Quantitative measures reflect degeneration, but not regeneration, in the deafness mouse organ of Corti

Brian T. Faddis, Ruth M. Hughes, James D. Miller

Research output: Contribution to journalArticle

8 Scopus citations

Abstract

The deafness mouse (dnldn) is a well known model of hereditary deafness uncomplicated by behavioral and motor disturb. The organ of Corti in this mouse develops a normal complement of sensory and supporting cell structures, yet animals homozygous for this gene never demonstrate any hearing capacity. They are profoundly deaf from birth. Soon after development, the organ Corti rapidly degenerates, most sensory cells having vanished by 50 days of age. Published observations have suggested that regions of the organ of Corti may regenerate some supporting cell structures by 90 days of age. We have quantified changes in of Corti structure from 15 to 130 days of age using several different measures. Measures of peak height and total cross-sectional are as well as a subjective rating scale, all demonstrate consistent degenerative changes during this time period. No evidence for regeneration of supporting or sensory cell structures is noted, although a surprising degree of variability is present in all regions the organ of Corti which may account for previous claims.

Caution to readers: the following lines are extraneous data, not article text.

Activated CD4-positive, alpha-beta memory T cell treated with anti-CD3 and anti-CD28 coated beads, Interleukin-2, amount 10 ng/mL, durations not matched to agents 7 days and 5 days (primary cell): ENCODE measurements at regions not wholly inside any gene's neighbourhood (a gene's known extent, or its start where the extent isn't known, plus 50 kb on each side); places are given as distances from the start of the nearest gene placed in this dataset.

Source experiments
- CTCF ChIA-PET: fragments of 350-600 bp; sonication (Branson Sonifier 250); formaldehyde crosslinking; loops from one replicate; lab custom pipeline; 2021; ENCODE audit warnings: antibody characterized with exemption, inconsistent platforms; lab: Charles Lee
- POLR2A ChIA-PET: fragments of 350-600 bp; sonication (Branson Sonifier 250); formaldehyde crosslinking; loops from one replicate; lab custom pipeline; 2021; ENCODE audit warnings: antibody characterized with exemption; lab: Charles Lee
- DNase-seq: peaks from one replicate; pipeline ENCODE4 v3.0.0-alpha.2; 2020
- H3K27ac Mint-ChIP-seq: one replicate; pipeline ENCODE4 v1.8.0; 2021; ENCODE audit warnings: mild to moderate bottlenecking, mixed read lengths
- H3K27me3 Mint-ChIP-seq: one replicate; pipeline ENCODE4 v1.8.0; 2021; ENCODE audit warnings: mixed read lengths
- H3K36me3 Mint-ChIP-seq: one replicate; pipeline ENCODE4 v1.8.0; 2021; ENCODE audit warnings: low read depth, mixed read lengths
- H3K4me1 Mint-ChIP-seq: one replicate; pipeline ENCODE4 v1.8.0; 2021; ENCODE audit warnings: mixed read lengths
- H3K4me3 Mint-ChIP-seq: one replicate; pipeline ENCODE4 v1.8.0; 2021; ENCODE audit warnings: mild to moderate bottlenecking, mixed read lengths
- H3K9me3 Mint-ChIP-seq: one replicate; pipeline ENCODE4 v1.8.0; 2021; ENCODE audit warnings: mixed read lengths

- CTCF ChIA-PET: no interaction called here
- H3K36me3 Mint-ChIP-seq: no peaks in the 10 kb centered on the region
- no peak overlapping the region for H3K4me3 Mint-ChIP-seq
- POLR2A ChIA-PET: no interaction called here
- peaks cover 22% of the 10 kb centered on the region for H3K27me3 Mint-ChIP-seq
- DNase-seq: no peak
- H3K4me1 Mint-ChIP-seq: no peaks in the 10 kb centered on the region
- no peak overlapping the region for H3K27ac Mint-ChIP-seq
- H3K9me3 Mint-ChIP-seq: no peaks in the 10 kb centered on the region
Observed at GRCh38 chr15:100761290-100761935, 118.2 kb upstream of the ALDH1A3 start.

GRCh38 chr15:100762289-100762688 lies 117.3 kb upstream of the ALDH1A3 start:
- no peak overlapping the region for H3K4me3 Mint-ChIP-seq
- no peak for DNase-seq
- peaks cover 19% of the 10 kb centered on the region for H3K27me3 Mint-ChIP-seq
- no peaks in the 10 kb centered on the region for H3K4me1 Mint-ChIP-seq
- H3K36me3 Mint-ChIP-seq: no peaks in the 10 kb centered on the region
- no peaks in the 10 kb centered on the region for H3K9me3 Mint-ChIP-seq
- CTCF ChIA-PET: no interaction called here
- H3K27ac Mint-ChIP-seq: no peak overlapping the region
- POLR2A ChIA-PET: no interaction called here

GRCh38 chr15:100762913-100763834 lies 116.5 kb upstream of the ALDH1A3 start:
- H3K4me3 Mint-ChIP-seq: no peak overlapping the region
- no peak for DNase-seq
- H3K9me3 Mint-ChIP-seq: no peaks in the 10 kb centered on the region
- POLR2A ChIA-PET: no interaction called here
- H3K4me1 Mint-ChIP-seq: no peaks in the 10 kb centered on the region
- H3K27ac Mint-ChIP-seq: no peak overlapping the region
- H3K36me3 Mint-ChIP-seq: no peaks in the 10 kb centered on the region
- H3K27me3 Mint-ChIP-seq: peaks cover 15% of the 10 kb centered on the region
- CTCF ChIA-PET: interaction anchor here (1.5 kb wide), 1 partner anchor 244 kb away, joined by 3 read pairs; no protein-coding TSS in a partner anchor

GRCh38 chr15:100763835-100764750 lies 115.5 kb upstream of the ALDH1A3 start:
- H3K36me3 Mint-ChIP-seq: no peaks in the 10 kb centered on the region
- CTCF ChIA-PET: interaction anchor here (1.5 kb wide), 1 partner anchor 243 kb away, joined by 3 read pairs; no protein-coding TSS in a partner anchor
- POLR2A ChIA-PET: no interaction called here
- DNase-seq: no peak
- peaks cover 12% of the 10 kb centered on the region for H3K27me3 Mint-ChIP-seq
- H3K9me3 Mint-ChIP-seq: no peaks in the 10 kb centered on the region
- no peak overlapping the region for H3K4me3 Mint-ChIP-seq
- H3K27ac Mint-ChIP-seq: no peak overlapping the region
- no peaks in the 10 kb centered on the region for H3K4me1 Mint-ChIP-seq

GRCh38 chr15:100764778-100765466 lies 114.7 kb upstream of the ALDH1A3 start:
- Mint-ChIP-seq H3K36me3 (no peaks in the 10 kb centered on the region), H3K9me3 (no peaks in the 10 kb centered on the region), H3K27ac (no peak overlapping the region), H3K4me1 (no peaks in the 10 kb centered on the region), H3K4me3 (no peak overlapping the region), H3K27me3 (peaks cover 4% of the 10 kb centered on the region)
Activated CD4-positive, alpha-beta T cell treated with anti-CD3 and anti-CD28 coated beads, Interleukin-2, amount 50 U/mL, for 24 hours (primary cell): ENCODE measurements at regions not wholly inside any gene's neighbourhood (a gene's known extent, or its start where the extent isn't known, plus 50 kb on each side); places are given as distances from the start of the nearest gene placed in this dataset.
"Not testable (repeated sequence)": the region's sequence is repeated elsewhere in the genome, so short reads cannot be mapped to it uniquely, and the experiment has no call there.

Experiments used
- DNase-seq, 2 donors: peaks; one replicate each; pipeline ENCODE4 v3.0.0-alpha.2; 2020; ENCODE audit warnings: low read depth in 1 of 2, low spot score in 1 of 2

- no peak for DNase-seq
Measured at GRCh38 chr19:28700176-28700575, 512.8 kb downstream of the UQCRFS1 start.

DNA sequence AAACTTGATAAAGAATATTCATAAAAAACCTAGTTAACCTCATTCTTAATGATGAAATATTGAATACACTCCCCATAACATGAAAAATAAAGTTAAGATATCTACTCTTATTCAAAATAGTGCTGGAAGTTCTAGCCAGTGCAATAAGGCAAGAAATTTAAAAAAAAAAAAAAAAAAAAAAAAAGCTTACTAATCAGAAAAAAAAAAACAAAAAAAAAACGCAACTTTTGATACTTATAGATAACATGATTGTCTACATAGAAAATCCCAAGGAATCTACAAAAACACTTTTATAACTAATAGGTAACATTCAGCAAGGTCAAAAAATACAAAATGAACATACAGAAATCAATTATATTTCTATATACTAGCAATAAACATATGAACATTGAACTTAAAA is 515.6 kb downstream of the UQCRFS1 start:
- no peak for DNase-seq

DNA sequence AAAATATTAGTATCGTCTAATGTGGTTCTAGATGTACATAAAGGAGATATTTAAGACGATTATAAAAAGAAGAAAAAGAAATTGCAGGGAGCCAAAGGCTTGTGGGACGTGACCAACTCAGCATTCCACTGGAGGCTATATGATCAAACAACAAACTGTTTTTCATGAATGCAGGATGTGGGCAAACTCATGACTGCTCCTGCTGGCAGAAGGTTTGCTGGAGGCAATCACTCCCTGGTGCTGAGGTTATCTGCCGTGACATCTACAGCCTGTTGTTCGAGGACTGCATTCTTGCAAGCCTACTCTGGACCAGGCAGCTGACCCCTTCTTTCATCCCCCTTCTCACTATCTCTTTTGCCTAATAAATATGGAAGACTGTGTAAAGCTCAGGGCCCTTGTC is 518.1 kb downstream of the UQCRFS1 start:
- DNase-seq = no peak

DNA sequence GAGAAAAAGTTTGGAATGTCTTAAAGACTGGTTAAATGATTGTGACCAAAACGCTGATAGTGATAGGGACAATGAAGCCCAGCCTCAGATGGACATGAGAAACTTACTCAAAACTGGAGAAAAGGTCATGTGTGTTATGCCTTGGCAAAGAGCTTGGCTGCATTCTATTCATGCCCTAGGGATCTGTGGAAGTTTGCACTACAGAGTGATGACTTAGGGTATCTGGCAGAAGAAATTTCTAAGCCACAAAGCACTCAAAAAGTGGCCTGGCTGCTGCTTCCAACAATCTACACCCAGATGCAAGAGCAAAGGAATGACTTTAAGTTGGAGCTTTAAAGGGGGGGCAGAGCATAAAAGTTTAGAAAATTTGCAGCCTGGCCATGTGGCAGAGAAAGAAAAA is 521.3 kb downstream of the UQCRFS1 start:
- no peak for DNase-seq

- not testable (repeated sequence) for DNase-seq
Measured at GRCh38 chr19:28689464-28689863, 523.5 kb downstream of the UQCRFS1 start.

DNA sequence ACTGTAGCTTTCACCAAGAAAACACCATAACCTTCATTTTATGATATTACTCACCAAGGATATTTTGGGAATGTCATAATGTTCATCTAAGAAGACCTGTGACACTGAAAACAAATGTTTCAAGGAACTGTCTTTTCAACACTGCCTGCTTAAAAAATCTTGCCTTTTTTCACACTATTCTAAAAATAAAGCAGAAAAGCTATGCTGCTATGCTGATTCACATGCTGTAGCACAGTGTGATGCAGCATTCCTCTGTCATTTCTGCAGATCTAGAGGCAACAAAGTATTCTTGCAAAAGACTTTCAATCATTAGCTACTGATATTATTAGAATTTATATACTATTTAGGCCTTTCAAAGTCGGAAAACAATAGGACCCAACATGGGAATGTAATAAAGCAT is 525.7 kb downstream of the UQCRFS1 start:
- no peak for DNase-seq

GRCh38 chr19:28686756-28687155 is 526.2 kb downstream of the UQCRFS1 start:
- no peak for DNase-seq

Original languageEnglish
Pages (from-to)6-12
Number of pages7
JournalHearing research
Volume115
Issue number1-2
DOIs
StatePublished - Jan 1 1998

Keywords

  • Deafness mouse
  • Degeneration
  • Organ of Corti
  • Regeneration

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